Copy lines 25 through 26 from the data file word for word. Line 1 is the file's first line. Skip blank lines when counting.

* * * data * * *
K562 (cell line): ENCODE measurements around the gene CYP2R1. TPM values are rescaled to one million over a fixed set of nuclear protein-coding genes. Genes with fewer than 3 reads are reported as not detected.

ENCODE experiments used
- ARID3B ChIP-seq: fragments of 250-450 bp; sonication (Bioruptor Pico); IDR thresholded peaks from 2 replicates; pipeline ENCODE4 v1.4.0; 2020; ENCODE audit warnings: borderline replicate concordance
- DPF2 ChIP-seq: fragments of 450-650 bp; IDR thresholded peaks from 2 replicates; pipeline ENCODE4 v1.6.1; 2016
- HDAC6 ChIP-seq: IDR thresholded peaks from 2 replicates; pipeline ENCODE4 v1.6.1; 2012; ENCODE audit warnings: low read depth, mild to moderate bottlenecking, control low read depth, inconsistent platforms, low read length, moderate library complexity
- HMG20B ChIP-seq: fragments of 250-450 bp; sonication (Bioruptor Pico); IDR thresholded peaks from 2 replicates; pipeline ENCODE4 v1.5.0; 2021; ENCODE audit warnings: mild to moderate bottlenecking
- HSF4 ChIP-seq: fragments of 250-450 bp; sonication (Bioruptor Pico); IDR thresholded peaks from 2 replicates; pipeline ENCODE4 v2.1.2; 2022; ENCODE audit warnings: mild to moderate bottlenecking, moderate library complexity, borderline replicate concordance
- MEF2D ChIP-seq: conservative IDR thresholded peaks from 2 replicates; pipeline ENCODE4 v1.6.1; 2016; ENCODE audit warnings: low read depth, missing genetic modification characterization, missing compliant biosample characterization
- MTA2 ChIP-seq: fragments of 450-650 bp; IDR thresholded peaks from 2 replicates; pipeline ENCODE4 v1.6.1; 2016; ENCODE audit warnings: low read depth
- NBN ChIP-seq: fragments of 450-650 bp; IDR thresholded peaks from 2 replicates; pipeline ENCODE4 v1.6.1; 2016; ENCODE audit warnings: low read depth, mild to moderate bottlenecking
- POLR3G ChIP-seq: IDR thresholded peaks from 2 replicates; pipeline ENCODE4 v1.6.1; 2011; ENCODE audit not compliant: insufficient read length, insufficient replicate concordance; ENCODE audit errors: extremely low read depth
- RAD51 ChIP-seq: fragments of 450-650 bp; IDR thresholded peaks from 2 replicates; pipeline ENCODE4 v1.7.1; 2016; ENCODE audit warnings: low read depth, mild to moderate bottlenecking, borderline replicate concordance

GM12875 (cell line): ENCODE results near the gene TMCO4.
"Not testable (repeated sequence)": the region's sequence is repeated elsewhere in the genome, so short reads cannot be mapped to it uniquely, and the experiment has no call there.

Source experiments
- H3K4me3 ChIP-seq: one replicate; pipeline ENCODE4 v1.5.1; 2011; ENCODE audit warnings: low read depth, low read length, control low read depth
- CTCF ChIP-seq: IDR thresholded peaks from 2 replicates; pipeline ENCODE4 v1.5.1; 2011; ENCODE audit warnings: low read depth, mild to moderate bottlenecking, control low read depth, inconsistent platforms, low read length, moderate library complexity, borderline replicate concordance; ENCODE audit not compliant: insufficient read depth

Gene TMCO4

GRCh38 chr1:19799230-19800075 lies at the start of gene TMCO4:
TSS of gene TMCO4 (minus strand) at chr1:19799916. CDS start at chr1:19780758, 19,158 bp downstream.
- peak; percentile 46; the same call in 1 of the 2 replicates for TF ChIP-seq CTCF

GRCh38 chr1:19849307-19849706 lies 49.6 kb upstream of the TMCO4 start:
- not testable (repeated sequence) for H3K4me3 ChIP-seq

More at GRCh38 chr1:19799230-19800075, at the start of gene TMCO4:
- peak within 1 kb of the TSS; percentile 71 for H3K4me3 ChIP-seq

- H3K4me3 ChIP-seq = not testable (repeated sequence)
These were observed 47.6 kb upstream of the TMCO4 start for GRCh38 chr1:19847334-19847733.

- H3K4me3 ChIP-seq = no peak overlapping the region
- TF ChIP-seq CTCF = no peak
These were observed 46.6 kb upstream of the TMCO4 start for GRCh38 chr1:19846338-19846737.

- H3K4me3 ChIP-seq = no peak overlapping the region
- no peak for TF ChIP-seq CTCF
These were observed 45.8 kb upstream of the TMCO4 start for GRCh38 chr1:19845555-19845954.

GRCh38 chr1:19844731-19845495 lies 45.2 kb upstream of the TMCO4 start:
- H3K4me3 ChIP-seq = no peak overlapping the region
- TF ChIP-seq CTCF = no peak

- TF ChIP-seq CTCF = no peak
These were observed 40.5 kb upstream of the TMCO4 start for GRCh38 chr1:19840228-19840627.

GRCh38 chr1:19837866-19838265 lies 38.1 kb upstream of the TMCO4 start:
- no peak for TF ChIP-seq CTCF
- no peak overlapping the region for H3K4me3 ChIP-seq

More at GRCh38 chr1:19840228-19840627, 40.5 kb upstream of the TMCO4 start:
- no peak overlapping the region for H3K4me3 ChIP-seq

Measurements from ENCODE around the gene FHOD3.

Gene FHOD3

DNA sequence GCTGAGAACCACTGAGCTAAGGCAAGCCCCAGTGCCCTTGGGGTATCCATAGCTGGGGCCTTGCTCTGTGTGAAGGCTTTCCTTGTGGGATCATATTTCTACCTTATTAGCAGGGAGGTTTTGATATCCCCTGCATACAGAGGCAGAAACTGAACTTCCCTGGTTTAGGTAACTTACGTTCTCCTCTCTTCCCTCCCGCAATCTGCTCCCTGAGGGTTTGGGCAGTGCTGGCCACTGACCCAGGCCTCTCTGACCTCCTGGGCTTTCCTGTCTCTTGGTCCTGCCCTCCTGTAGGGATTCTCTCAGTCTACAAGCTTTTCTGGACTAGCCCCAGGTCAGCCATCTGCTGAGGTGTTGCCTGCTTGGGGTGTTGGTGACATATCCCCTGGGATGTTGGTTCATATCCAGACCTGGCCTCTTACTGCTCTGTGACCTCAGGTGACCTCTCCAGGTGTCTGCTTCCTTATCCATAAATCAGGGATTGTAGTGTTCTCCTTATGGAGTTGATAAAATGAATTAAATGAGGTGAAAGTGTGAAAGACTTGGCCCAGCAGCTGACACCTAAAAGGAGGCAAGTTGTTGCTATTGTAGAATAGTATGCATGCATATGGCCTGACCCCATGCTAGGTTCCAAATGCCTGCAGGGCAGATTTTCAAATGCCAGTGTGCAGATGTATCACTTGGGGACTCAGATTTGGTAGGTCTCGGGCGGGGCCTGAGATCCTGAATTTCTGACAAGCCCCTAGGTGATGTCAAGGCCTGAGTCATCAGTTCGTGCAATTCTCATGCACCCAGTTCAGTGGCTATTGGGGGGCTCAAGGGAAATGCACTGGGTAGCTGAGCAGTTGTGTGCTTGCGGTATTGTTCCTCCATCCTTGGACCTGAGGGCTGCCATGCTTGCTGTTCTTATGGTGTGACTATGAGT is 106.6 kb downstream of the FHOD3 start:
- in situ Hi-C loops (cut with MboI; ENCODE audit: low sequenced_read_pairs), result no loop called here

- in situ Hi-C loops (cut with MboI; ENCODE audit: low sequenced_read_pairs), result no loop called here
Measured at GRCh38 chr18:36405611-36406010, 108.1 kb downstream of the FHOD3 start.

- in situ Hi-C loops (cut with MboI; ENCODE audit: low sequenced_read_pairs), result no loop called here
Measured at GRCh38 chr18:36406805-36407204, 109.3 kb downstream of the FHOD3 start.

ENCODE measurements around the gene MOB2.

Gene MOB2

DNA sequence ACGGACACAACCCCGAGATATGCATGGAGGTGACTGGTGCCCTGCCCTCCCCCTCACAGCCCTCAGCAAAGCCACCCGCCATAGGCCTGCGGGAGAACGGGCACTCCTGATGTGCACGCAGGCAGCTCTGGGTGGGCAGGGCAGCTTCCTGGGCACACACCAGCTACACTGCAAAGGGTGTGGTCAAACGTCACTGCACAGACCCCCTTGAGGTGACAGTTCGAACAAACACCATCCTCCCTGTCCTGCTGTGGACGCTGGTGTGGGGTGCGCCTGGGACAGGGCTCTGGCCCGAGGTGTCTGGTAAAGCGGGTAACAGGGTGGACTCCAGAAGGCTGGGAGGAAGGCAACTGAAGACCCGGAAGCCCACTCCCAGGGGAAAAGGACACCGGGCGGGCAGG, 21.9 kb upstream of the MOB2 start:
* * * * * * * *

- peak within 1 kb of the TSS; percentile 71 for H3K4me3 ChIP-seq

- H3K4me3 ChIP-seq = not testable (repeated sequence)